SEATTLE (AP) — About 4,500 calls failed to get through during a six-hour Washington state 911 outage last week, CenturyLink said Monday.
Elaborating on an explanation it offered Friday, the telecommunications company said the outage was caused by a technical error in a third-party vendor's call router, which prevented the system from properly processing calls.
In one case early Thursday, an Everett, Wash., woman said she made 37 calls about an intruder breaking into her home and had to drive him away herself with a knife.
The problem did not involve the computer bug known as "Heartbleed," nor any malfunction in CenturyLink's network, the Monroe, La., company said in a statement.
"CenturyLink and its vendor partner have taken steps to implement an enhanced monitoring process and have addressed the router issue," the company said.
CenturyLink has not identified the vendor.
Dispatchers were deeply troubled by the outage and the Washington Emergency Management Division also wanted an explanation. Emergency Management spokeswoman Wendy Freitag did not immediately return a call for comment left after business hours Monday.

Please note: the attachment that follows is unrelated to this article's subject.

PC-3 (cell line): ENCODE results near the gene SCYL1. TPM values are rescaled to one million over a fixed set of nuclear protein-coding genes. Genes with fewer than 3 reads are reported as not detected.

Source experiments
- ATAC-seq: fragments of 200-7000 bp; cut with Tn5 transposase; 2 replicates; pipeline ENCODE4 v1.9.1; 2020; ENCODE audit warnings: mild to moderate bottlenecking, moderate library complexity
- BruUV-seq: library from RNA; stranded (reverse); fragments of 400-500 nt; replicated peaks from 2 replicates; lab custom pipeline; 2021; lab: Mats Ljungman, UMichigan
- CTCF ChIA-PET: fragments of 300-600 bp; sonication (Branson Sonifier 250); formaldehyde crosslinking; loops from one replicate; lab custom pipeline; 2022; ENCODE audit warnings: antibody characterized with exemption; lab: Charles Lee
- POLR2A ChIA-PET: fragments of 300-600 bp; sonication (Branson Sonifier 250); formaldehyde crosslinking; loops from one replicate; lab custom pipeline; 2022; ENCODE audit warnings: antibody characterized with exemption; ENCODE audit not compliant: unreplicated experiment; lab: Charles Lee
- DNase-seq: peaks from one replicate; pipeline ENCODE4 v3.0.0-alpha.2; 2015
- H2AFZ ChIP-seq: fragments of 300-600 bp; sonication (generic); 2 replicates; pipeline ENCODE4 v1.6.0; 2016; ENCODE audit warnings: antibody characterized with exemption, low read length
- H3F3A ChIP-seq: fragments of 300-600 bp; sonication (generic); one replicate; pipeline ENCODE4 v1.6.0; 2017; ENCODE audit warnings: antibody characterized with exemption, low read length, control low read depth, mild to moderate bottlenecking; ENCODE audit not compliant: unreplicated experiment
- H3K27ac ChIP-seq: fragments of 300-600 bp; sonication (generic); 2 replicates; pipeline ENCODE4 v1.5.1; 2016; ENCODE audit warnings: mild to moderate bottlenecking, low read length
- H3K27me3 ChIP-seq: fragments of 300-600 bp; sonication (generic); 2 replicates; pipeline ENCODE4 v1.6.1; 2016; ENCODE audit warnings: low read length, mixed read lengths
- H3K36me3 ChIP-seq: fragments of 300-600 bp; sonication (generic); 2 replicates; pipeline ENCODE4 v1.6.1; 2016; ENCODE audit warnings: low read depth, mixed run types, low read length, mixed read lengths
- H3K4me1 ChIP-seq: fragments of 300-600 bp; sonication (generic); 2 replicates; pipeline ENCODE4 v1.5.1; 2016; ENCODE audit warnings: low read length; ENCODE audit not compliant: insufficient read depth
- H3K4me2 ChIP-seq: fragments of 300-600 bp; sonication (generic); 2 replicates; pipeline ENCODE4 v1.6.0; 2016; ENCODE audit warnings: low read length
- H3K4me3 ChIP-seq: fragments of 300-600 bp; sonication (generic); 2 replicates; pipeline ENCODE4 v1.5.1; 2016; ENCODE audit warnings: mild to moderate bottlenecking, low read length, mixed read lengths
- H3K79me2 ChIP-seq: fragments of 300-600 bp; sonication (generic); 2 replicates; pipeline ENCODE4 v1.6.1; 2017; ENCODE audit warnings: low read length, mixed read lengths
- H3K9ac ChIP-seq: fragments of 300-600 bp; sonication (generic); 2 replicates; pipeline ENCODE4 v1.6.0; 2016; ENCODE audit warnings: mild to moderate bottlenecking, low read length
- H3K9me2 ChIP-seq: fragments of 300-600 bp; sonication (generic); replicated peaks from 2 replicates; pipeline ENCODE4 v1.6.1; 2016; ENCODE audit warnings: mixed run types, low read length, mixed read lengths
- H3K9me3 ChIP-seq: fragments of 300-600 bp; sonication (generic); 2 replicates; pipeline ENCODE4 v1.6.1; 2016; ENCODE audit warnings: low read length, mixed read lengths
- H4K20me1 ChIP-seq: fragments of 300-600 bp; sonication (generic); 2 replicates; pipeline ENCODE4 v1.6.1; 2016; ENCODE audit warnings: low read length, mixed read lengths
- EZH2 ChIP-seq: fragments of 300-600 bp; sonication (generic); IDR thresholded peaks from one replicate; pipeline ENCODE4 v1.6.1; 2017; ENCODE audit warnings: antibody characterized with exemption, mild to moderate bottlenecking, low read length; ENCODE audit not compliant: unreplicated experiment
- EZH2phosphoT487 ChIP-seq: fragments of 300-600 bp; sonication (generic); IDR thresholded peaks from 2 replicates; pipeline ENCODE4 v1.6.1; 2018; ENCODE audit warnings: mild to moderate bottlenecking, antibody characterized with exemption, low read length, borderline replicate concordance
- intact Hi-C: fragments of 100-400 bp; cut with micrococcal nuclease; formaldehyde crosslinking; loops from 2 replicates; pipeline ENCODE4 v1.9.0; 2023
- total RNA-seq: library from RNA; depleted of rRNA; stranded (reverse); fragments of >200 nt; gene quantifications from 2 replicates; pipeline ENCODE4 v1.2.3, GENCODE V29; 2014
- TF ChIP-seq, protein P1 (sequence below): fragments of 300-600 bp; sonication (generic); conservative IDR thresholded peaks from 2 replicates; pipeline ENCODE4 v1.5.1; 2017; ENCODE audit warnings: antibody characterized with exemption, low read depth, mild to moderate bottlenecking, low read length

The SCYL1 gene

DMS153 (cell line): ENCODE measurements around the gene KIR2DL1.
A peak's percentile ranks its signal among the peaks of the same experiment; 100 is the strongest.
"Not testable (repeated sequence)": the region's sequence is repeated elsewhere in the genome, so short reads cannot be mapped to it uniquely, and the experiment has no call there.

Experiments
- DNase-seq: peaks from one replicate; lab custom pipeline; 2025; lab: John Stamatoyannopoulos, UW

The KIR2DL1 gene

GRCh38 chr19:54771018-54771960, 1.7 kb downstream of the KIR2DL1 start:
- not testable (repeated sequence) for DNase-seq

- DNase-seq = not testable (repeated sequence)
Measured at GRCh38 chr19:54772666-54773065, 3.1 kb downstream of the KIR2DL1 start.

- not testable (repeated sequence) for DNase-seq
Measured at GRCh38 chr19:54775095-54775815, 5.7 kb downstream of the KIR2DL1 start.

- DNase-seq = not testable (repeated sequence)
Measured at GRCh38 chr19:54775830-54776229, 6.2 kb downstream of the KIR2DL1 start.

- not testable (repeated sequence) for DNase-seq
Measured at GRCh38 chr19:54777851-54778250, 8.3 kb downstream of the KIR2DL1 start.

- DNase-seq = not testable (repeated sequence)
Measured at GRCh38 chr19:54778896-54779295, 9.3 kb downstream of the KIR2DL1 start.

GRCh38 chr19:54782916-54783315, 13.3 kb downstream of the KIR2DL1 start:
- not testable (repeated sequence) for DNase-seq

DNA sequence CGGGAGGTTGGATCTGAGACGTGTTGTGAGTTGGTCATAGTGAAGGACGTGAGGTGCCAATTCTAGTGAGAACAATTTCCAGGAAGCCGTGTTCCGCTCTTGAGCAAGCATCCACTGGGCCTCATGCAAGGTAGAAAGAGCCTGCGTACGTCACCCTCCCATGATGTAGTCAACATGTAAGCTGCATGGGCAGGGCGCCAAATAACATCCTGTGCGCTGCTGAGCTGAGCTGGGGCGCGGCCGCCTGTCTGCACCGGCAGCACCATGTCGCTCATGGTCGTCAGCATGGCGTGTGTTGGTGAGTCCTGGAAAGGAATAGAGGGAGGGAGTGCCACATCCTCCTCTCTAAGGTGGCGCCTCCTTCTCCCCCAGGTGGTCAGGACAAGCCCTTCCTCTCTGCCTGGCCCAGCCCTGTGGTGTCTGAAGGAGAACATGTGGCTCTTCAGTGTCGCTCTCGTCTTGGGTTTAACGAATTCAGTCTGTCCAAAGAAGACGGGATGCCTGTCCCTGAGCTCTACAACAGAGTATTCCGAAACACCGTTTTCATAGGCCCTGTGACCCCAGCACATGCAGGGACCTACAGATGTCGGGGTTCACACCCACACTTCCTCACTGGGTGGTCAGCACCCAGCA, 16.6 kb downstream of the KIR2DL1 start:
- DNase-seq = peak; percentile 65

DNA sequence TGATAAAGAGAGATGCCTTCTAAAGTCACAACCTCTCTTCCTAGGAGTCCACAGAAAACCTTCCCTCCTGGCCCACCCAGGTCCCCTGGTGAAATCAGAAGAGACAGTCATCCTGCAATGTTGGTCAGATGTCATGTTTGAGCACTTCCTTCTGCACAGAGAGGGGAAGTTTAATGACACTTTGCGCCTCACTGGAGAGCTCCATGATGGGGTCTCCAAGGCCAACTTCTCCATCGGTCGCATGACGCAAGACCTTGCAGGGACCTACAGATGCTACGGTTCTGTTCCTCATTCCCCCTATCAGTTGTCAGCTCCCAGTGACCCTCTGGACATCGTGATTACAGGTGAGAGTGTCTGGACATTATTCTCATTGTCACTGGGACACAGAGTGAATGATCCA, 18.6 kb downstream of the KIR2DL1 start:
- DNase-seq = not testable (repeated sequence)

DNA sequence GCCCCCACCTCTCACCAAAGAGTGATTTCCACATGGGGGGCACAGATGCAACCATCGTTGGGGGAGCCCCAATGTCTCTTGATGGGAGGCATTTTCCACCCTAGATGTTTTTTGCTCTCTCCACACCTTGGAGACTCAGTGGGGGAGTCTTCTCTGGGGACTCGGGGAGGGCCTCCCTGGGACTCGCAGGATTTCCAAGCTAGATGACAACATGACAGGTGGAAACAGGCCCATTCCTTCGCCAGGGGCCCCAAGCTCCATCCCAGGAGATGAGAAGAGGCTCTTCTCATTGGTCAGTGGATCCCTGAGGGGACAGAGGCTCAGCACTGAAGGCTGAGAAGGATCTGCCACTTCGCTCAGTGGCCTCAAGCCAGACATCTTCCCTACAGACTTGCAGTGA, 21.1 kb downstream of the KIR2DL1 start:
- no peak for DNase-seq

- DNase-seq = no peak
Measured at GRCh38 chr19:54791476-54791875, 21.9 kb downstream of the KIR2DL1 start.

The outage lasted from 12:36 a.m. until 6:26 a.m., the company said, adding that about 770 calls to 911 were completed in that period. The outage involved 127 public safety answering points in Washington, while other answering points successfully rerouted calls.
"We are working closely with our vendor partner to fully to understand this outage," Brian Stading, CenturyLink Inc.'s Northwest region president, said in the statement. "At this time, we are confident that the 911 system is fully operational and stable."
A similar outage in parts of northwest Oregon lasted more than two hours early Thursday. CenturyLink said that was caused by a maintenance issue. The Oregon outage affected about 16,000 phone customers in Lincoln, Tillamook and Yamhill counties.
Kurt Mills at the SNOPAC center in Everett that dispatches for three dozen police and fire agencies called the Washington state outage shocking. He said the failure, especially the Everett woman's experience, distressed his dispatchers.
"I've worked throughout the country for 25 years, and I have never seen anything like this, never— for a whole state to go down," he said last week.